From the November 22 edition of MSNBC’s MSNBC Live with Tamron Hall:
TAMRON HALL (HOST): You just, Roland, interviewed Richard Spencer. Curiously, he refers to himself as “alt-right,” not a white nationalist, how does he make the difference between the two?
ROLAND MARTIN: Well, frankly, he essentially confirmed he is a white nationalist, he said he prefers “alt-right,” but then went on to explain that “oh, I'm concerned about my people, folks who are of European descent, and I’m fighting for my people.” That's white nationalism. Now, he did say he's not a white supremacist, but he danced around the whole issue of being a white nationalist.
HALL: You've interviewed presidents, you've interviewed the candidates. I'm curious, Richard Spencer, why he decided to talk to you.
MARTIN: Well, this is the second time I've interviewed him. We talked earlier in the campaign, I also had one of the “white lives matter” activists on, and in my career I’ve interviewed Klansmen as well, and look, here's a guy who is trying to get maximum exposure for what they're doing, and he is certainly someone who is to the extreme. But what's important for us in media to understand is that there are a significant number of people who also maintain the same perspective, that what we're seeing is sort of loss in white culture. In 2009, when I was at CNN, John Avlon from The Daily Beast and I were talking, and I told him, I said, “John what we're about to face with the election of President Barack Obama is the beginning stages of white minority resistance. As America becomes more a majority minority, you're going to see this,” and that's what we're seeing. And see, we're even normalizing it by calling “alt-right.” What does that even mean? When, for the last 40, 50 years, we've called it “white nationalist,” or “white supremacist.”
HALL: Right. Well, Roland, we're both from Texas, we've covered the militia, and we covered all of what happened after the Oklahoma City bombing, and to your point, I think a lot of average people are like, “what is the ‘alt-right,’ and is that some media-made word?” No, it's what white nationalists use as, basically, a marketing campaign.
MARTIN: Yes. It allows for them to be able -- it's nicer, it’s cleaner, it's more acceptable, as opposed to “white nationalist.” I don't use the term “alt-right,” I call it what it is, white nationalist, because that's what it speaks to.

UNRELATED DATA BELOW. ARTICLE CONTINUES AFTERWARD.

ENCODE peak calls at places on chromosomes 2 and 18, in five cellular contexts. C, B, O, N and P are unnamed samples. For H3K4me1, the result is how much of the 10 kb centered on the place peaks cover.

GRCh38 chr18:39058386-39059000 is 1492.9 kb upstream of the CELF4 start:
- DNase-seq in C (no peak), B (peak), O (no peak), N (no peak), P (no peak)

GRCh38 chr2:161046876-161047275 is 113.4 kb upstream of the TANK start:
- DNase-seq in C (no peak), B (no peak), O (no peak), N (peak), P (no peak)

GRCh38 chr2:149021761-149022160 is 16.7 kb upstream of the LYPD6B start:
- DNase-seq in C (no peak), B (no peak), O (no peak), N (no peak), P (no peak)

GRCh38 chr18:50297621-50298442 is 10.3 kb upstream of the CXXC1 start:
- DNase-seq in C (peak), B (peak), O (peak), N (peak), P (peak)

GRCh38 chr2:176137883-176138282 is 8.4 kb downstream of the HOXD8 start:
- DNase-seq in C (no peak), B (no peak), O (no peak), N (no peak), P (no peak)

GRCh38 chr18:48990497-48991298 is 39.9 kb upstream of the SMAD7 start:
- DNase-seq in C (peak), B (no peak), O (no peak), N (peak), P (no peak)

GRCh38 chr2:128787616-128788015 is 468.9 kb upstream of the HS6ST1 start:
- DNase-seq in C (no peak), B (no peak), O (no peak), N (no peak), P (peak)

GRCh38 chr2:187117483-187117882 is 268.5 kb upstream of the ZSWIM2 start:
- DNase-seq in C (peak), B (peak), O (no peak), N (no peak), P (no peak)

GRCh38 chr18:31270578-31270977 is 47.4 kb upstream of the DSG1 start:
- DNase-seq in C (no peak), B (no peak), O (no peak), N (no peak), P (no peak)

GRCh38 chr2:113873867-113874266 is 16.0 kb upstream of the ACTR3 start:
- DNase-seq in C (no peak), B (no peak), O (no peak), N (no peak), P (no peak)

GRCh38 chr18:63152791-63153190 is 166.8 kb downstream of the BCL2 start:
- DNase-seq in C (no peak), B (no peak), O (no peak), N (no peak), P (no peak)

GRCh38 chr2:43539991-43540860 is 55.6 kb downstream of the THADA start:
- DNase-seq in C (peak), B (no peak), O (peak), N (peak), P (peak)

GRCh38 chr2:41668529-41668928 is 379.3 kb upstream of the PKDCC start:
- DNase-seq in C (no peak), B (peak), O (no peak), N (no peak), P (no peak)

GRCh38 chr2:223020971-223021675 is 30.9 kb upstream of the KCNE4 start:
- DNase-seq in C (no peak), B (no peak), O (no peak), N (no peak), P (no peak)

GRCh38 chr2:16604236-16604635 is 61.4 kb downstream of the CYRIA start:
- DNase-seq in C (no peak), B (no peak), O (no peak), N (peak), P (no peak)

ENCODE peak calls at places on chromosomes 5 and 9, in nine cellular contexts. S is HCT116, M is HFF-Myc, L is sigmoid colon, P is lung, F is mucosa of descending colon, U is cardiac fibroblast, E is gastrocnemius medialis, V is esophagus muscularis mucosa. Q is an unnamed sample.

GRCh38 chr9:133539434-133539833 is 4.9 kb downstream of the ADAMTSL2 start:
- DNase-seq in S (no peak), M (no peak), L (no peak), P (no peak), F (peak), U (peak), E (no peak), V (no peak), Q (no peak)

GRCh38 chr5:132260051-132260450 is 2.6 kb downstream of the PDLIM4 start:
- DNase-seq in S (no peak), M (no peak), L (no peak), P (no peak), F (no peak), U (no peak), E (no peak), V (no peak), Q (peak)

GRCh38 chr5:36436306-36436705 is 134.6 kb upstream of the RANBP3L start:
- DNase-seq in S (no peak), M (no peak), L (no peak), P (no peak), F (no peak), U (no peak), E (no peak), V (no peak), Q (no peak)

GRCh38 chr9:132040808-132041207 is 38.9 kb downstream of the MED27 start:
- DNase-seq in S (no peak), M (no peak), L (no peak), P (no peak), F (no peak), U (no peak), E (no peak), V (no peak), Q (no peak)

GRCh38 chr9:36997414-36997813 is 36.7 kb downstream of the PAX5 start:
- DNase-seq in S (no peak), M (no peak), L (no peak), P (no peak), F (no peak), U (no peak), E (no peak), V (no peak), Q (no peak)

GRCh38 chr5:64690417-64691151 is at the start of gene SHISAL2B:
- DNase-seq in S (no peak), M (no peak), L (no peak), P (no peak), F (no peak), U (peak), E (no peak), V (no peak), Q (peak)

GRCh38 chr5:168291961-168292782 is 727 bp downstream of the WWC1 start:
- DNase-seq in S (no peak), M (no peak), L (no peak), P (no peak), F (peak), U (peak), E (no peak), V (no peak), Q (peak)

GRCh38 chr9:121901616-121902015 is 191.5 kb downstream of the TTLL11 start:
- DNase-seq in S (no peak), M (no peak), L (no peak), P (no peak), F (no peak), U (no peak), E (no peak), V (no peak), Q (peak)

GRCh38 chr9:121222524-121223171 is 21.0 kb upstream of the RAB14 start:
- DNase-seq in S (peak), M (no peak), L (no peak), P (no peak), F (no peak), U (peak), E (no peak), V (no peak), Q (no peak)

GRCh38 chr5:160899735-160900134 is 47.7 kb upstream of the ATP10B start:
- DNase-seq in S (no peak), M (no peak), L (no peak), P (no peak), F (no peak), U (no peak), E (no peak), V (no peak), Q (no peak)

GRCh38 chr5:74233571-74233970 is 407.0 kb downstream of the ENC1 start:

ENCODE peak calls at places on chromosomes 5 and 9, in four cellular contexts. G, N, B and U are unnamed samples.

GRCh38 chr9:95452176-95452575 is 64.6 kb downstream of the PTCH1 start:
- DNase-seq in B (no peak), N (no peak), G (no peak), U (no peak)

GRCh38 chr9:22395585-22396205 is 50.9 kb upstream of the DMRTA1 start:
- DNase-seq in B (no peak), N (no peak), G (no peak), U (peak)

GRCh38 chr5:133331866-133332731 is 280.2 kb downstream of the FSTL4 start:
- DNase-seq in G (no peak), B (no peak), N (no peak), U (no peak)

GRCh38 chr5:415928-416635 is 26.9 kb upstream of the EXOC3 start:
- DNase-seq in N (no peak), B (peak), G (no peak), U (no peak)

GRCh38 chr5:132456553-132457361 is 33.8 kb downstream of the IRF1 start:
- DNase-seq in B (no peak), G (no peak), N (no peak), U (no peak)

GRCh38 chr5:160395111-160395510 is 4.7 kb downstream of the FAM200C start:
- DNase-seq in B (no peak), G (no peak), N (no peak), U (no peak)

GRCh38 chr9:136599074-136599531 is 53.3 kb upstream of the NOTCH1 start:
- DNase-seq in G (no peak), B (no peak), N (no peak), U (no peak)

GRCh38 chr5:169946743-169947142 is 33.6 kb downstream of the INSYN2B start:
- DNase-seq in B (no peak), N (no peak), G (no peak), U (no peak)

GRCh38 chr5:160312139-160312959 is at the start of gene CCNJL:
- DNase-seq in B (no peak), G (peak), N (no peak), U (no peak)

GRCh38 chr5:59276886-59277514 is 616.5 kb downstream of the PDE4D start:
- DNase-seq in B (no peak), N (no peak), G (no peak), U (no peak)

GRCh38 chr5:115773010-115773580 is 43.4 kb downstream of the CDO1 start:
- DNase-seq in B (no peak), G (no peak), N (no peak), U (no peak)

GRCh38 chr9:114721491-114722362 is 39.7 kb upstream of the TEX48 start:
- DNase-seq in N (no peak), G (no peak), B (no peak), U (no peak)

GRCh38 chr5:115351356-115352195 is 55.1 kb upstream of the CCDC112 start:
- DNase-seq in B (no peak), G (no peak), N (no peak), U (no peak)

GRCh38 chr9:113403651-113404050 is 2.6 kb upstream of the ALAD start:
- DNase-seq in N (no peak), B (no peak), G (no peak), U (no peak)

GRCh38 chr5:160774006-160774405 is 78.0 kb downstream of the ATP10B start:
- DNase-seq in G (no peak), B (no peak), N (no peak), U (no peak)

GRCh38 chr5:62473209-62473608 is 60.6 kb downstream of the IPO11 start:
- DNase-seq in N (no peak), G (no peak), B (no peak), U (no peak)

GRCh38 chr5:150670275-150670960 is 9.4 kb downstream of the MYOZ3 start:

HALL: Let me play what Richard Spencer said in the interview about European identity.
HALL: “Throw it back in their enemy's faces.” And he also talked about people are paying a lot attention to them, which is your point about why he would come on to be interviewed by you, knowing you're an exceptional journalist, but also knowing that it's going to set off heat. But you have the president-elect over the weekend tweeting feverishly about the Hamilton situation, his team has released this statement, even emailing me, reminding me of this statement that he's denounced racism, but no flurry of tweets from the president-elect regarding this “alt-right,” which, to their point, everyone is watching. And if he saw what happened at Hamilton and he was up watching SNL to comment on the performance of Alec Baldwin, why not a Twitter storm on this? What do you think?
MARTIN: Because he has been pushing these buttons, because he is speaking to white nationalism, he is speaking to that, and that's why. And so, look, I even asked Richard Spencer about the whole, “heil Hitler,” he went, “no one said that.” And then he tried to tell me, “only four or five people.” He literally said, “well, they were exuberant.” This guy was dismissing, literally, the Nazi salute. No, this is all by design. President-elect Donald Trump must condemn it, he must say it is shameful. But he is playing footsie here, and that's the real problem. And the reason I wanted Richard Spencer on the show, because I want people to understand that this is what we're about to face, not the next two or four years, but the next 30 years.
HALL: Just quickly, you know that people will say, we're giving them attention, this room filled with about 100, when the other groups hopefully that don't want this divisiveness are far more than them. What do you say to people who say, “you guys are covering this for the ratings,” and so on?
MARTIN: No, bottom line is, you and I live, we are from Texas, we've been across this country. The sentiments of Richard Spencer have been expressed, and millions across this country, we want to deny it, but it's there, and like I told him point-blank, as a black man, Latinos, we're not going anywhere. It's our country too. You better get used to sharing power and get used to sharing resources, because we're not going anywhere, Richard.